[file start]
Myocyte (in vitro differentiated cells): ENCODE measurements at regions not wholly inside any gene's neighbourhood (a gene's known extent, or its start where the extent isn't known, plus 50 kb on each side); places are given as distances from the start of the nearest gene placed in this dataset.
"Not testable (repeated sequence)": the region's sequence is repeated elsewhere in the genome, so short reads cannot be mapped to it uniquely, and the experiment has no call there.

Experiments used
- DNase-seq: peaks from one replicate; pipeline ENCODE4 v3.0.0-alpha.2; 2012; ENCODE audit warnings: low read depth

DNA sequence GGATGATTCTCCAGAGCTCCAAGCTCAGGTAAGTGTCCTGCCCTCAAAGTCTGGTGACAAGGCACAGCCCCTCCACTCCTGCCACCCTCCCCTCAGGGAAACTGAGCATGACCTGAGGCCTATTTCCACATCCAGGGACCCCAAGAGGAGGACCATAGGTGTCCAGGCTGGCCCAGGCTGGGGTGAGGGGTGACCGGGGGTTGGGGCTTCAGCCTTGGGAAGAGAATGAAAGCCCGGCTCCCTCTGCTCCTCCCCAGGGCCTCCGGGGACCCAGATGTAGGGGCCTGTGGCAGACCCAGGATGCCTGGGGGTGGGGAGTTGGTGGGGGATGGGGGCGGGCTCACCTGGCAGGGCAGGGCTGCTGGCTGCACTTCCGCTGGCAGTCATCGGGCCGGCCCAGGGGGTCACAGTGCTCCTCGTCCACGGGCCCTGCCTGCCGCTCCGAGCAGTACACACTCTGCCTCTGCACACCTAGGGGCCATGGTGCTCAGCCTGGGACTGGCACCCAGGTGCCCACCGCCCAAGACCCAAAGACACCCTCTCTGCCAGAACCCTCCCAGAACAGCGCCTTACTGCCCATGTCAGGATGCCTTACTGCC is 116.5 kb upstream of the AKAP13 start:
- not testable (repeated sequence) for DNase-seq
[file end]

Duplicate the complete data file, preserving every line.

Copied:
Myocyte (in vitro differentiated cells): ENCODE measurements at regions not wholly inside any gene's neighbourhood (a gene's known extent, or its start where the extent isn't known, plus 50 kb on each side); places are given as distances from the start of the nearest gene placed in this dataset.
"Not testable (repeated sequence)": the region's sequence is repeated elsewhere in the genome, so short reads cannot be mapped to it uniquely, and the experiment has no call there.

Experiments used
- DNase-seq: peaks from one replicate; pipeline ENCODE4 v3.0.0-alpha.2; 2012; ENCODE audit warnings: low read depth

DNA sequence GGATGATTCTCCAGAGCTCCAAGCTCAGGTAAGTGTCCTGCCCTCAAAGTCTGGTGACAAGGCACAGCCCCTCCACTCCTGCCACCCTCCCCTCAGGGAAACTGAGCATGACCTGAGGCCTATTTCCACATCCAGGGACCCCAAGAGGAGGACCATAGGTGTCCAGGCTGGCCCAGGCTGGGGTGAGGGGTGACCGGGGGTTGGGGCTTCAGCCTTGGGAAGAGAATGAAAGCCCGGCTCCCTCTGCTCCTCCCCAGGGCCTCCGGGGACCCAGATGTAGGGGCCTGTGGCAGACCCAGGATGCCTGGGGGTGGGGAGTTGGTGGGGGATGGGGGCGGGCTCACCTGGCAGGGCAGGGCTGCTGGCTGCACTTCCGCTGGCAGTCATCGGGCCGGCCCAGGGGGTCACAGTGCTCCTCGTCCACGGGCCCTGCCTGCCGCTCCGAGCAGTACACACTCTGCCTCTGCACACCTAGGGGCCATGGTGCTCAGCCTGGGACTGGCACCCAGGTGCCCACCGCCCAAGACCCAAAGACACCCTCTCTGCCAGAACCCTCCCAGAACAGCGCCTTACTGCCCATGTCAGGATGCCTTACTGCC is 116.5 kb upstream of the AKAP13 start:
- not testable (repeated sequence) for DNase-seq